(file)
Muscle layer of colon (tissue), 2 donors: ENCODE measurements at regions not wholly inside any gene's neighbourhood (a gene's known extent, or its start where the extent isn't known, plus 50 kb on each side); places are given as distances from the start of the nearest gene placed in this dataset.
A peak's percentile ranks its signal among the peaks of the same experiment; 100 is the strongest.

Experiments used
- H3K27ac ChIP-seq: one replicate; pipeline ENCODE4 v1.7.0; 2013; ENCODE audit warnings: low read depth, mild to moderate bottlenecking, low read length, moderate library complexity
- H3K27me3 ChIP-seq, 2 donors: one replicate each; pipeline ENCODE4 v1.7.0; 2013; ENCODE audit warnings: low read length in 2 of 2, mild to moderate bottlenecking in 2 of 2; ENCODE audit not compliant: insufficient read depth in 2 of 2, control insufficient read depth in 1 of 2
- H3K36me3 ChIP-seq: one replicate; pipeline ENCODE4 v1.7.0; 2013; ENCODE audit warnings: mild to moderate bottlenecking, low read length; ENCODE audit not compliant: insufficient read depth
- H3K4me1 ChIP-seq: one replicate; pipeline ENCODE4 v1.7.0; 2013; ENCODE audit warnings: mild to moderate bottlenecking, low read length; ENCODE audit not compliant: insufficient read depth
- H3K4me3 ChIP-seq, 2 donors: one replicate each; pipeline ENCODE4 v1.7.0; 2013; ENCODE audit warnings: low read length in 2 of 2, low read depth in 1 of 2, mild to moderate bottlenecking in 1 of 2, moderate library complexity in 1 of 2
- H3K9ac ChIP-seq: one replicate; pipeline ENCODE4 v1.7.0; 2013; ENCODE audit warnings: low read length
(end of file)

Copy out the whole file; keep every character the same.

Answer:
Muscle layer of colon (tissue), 2 donors: ENCODE measurements at regions not wholly inside any gene's neighbourhood (a gene's known extent, or its start where the extent isn't known, plus 50 kb on each side); places are given as distances from the start of the nearest gene placed in this dataset.
A peak's percentile ranks its signal among the peaks of the same experiment; 100 is the strongest.

Experiments used
- H3K27ac ChIP-seq: one replicate; pipeline ENCODE4 v1.7.0; 2013; ENCODE audit warnings: low read depth, mild to moderate bottlenecking, low read length, moderate library complexity
- H3K27me3 ChIP-seq, 2 donors: one replicate each; pipeline ENCODE4 v1.7.0; 2013; ENCODE audit warnings: low read length in 2 of 2, mild to moderate bottlenecking in 2 of 2; ENCODE audit not compliant: insufficient read depth in 2 of 2, control insufficient read depth in 1 of 2
- H3K36me3 ChIP-seq: one replicate; pipeline ENCODE4 v1.7.0; 2013; ENCODE audit warnings: mild to moderate bottlenecking, low read length; ENCODE audit not compliant: insufficient read depth
- H3K4me1 ChIP-seq: one replicate; pipeline ENCODE4 v1.7.0; 2013; ENCODE audit warnings: mild to moderate bottlenecking, low read length; ENCODE audit not compliant: insufficient read depth
- H3K4me3 ChIP-seq, 2 donors: one replicate each; pipeline ENCODE4 v1.7.0; 2013; ENCODE audit warnings: low read length in 2 of 2, low read depth in 1 of 2, mild to moderate bottlenecking in 1 of 2, moderate library complexity in 1 of 2
- H3K9ac ChIP-seq: one replicate; pipeline ENCODE4 v1.7.0; 2013; ENCODE audit warnings: low read length